The top 5 mistakes people make on their tax return

More than 3.8 million people have lodged their tax returns during the first 6 weeks of the 2018 tax season.[i]

Although lodging through myGov has made preparing your tax return easier, the ATO have found that a significant number of returns contain errors, from omitting income to claiming deductions incorrectly. So, we thought we would devote this month’s blog to common mistakes that are being made on the individual tax return.

  1. Leaving out some income

The ATO have tried to alleviate the risk of forgetting to include income by offering pre-filling. However, the pre-fill system is constantly being updated with new data (e.g. some interest and dividend data is not available until early to mid-August), which means that if you lodge too early, you run the risk of omitting income. So, before lodging your tax return, check the details are accurate and add any missing information. This will help to avoid the ATO amending your assessment in a few months’ time and leaving you with a possible tax bill.

2. Claiming deductions for personal expenses

A lot of people think they can claim the cost of purchasing and laundering their everyday clothing, like work suits. But unless it is protective clothing or has a company logo, then unfortunately, there is no deduction available.

3. Claiming something that they never paid for

There are no automatic or standard tax deductions available to taxpayers. Although there are some exemptions for receipts where you are claiming under $300 in work related deductions, you still need to be able to prove how you worked out your claim if the ATO asks, even though you don’t need to supply the physical receipt. Assistant Commissioner Kath Anderson has said “People think they have an entitlement even though they have not spent the money. You must have spent the money yourself and not have been reimbursed, it must be directly related to earning your income, and you must have a record to prove it.”

4. Claiming substantially more in deductions than others in your profession

The ATO benchmarks your return to the other returns of the same profession. So, if you are claiming more than your peers, the ATO might want to take a closer look. This doesn’t mean that you shouldn’t claim everything you are entitled too, but if you have significant tax deductions, ensure that you have receipts and workings on how you came up with the deduction and how it relates to your income.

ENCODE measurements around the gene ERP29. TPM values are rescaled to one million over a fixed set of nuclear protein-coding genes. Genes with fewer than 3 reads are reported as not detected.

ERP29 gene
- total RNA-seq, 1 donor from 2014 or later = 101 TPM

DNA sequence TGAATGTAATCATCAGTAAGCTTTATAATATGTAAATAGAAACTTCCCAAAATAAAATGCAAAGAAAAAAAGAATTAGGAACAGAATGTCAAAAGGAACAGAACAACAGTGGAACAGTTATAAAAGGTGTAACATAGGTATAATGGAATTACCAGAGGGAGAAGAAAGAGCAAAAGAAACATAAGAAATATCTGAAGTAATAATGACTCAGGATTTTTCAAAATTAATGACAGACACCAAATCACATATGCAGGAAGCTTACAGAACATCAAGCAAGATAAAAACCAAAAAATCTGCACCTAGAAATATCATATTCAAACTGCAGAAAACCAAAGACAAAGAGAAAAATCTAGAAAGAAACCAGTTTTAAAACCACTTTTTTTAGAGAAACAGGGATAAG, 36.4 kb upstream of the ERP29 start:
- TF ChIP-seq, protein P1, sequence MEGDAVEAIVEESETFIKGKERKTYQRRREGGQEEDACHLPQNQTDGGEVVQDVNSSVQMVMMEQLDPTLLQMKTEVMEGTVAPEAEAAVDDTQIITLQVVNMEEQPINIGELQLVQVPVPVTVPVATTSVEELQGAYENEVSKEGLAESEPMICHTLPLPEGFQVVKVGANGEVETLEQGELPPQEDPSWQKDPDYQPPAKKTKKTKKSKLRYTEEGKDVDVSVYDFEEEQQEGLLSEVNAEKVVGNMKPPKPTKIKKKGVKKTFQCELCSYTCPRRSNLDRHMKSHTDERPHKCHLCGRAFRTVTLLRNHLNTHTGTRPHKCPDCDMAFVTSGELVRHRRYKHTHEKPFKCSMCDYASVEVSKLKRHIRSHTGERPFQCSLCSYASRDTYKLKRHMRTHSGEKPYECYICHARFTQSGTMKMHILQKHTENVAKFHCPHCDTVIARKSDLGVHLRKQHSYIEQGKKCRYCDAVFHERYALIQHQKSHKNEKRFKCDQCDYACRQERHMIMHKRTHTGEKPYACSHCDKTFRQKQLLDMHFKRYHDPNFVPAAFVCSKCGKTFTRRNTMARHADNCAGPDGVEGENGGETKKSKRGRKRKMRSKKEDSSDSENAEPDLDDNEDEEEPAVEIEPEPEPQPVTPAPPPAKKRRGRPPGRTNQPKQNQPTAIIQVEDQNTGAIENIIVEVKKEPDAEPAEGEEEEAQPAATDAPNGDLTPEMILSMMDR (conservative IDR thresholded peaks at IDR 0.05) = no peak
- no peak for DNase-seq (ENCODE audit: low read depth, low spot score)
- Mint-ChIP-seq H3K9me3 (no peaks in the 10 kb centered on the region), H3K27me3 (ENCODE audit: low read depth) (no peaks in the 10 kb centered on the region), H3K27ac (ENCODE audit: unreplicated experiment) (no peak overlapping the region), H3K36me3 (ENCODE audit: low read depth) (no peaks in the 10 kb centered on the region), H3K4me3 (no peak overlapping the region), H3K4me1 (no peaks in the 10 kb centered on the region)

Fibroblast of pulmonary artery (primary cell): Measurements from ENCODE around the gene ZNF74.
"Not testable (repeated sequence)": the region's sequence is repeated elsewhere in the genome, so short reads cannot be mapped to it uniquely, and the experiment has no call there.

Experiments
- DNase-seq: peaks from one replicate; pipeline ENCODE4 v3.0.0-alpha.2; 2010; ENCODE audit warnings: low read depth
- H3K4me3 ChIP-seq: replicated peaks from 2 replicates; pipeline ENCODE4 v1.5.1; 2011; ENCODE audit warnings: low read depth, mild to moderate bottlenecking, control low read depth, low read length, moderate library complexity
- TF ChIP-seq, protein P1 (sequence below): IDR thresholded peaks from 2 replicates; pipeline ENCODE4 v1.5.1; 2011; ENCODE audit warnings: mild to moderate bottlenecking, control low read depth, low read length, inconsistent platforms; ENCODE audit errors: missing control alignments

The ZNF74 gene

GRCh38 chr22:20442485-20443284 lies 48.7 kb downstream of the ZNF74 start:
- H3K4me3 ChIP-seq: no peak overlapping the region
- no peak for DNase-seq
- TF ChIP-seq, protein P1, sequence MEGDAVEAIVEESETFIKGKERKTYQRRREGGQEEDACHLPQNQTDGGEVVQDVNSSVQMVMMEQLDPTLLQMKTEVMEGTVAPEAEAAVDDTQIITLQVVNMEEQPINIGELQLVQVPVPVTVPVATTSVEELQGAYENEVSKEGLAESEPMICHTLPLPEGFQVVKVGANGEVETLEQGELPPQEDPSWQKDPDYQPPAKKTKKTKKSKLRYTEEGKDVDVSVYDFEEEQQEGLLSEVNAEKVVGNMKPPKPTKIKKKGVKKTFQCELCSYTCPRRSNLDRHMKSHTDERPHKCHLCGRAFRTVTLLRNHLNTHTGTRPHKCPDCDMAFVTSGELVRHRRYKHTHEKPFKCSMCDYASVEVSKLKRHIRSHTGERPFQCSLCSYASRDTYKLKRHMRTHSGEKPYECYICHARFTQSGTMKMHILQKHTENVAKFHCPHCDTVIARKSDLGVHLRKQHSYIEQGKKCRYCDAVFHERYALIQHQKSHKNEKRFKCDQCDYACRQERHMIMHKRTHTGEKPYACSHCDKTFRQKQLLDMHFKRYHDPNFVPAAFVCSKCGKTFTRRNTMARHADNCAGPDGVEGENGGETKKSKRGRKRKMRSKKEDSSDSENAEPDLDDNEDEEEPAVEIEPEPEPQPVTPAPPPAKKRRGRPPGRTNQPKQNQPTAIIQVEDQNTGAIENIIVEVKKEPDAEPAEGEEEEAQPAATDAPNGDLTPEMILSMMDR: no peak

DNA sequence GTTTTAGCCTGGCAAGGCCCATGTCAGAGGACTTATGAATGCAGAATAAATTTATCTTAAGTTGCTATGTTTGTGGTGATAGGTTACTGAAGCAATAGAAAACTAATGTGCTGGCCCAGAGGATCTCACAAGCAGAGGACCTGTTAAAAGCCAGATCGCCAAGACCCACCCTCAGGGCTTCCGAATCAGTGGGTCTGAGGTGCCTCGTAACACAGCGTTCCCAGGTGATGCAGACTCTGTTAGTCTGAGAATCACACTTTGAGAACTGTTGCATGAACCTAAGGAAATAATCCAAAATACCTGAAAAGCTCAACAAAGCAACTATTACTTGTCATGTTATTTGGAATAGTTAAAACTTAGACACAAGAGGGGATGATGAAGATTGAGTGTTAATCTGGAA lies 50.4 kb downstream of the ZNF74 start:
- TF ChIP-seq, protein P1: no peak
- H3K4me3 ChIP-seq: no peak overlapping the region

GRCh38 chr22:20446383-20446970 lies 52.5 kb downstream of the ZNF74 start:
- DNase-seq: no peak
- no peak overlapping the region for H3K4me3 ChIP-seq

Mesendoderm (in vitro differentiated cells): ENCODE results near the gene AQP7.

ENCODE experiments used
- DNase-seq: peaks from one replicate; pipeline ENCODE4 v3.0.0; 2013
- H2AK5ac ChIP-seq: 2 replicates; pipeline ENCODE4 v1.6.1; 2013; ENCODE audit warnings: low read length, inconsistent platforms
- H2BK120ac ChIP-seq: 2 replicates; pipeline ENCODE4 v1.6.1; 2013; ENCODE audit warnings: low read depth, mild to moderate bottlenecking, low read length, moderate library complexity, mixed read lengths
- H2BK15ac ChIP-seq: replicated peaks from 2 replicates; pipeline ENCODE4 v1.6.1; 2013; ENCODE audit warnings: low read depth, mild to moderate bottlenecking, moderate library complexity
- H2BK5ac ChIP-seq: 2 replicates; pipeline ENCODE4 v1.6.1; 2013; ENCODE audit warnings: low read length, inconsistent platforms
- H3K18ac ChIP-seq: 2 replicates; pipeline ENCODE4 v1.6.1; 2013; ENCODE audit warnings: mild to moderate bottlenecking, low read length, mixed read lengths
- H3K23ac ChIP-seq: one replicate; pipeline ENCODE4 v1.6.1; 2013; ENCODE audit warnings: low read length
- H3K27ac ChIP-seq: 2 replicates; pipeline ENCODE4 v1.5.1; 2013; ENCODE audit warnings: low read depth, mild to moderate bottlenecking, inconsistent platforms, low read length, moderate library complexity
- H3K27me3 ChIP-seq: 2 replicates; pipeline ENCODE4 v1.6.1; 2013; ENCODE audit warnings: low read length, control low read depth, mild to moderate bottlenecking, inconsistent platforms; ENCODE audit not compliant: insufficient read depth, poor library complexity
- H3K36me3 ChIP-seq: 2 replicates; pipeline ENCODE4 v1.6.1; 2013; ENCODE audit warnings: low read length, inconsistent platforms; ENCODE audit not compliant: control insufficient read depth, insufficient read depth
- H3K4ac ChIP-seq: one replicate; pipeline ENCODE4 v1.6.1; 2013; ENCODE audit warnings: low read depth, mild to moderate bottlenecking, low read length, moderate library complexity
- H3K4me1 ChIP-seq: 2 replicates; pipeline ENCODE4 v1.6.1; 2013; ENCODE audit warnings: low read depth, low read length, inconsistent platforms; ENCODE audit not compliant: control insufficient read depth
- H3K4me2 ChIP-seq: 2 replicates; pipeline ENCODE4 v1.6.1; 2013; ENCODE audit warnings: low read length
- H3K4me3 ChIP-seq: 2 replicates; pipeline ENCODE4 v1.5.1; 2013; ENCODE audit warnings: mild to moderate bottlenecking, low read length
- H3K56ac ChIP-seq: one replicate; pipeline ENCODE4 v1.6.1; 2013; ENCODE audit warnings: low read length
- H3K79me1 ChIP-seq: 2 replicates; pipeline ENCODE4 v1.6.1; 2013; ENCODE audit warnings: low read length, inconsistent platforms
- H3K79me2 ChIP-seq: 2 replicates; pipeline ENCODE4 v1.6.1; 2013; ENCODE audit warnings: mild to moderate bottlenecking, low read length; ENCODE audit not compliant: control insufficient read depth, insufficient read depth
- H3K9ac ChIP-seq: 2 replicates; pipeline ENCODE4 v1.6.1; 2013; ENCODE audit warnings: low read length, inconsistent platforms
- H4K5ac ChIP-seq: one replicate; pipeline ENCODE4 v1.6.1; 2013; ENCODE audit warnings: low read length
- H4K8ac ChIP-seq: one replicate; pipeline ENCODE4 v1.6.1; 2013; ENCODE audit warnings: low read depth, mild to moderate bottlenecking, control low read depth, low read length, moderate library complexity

5. Claiming deductions for personal expenses for rental properties

This is mainly the case for holiday rentals. For example, there may be periods during the year where you stay in the property or allow friends or relatives to stay in the property for free. If you are renting out your rental property at no-charge, you are unable to claim a tax deduction for the expenses related to the property during that period, and you will need to apportion your deductions over the time that the property was rented and not used for private purposes.

A great way to keep yourself out of trouble is to keep good, clear records and if you do realise that you have made a mistake, don’t panic, get in touch with the ATO or your tax agent as soon as possible so that an amendment can be made.

If you have any questions, need any advice or are unsure about your tax return, don’t hesitate to contact us. Sometimes it’s good to have a second pair of eyes looking at your financial affairs to make sure that you are claiming as much as you can whilst not overstepping the line.

General Advice Warning – The information in this article is educational and general in nature. It does not take into consideration your personal financial or taxation information, goals and objectives. Please ensure you seek appropriate financial and taxation advice.

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[i]Data taken from ATO Media Release from 9 August 2018

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